I'm a little concerned about this: The Case Against College Education
First, let me explain. I don't think college is appropriate for everyone. I also don't think a college degree should be required for every job; why a local ice cream shoppe is screening for college degrees, I do not know. I also fully support technical and vocational training, both as an alternative to and in addition to so-called "traditional" college.
Still, I have to question the author's choice of approach. Not only does he challenge the notion that people don't need four expensive years of college to be well-rounded (likely true, at least in theory), he claims that socially-mandated college is "tell[ing] millions of kids that their future depends on performing a task that only a minority of them can actually accomplish". Not that the kids shouldn't have to go, or don't want to go, but that they actually are unable to obtain a college degree.
Why, exactly, can "only a minority" obtain a degree? Do they lack the critical reading and writing skills to do well? If so, they certainly won't fare well in many professions, including the author's suggestion of journalism. Do they lack the direction and drive necessary for college? That could also be a serious impediment to success in "the real world".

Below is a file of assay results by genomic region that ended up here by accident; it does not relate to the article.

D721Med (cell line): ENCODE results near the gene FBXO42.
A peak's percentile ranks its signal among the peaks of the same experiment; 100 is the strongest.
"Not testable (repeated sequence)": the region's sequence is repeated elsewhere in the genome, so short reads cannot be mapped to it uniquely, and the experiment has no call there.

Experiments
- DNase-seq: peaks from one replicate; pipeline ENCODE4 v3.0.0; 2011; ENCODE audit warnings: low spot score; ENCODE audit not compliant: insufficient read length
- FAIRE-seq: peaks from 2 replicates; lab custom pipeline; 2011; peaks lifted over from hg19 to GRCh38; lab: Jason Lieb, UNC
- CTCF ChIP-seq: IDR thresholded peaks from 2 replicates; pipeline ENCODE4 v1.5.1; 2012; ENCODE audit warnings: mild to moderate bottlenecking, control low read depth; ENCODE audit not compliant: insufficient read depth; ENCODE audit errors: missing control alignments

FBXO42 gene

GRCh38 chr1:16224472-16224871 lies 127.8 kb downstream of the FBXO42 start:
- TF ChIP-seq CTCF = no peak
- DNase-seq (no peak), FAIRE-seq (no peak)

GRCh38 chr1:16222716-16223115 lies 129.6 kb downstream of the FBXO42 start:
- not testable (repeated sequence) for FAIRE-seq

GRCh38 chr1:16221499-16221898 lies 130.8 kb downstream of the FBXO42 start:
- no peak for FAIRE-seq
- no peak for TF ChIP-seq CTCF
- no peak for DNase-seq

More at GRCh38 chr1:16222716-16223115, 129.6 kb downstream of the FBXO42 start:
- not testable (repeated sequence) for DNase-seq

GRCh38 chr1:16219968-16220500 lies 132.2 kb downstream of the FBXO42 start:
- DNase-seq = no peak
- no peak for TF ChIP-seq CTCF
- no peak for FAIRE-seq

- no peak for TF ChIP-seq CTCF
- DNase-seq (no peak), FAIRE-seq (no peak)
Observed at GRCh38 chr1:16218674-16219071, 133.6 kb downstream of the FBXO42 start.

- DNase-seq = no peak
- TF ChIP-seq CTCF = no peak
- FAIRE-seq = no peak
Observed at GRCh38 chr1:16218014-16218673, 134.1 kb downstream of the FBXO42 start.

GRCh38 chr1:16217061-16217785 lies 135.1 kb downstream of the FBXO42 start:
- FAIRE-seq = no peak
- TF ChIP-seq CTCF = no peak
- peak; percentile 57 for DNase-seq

I don't know about you all, but I had some bad teachers. I had a few bad professors too, but none of them were as educationally devastating as bad teachers. (The one coming to mind actually refused to learn our names, and instead addressed us by assigned number. She also had a penchant for ripping up homework assignments and then marking them incomplete. Talk about a wasted year.) I also had some amazing teachers, but they were bound by a lot of school district bunk. It basically meant that instead of learning to write effectively, we had to wait around until we'd learned everything that was going to be on the Prairie State Achievement Exam. Another wasted year, though less filled with fear. But when I graduated, I knew a lot about similes, metaphors, and quadratic equations and not a lot about artful communication, practical skills, or how to formulate and achieve long-term goals.
A lot of my best education, inside and out of the curriculum, came in college. I left college feeling like I had options. No matter if I decided to be a doctor or a puppeteer, I hadn't gone wrong. If I'd had to make my career choice when I was 17, I think I'd be in real deep doo-doo right now.
Fortunately for me and the future students I need to fill up my classes so I remain employed, some people aren't accepting this author's take on kids' inability to finish college, and are actually trying to do something about dismal graduation rates. I like to call it the Academic Bailout. The article makes it sound like they're throwing money at the problem, but at least they're looking for underlying reasons for why people aren't finishing their degrees. I'd always rather have answers than assertions.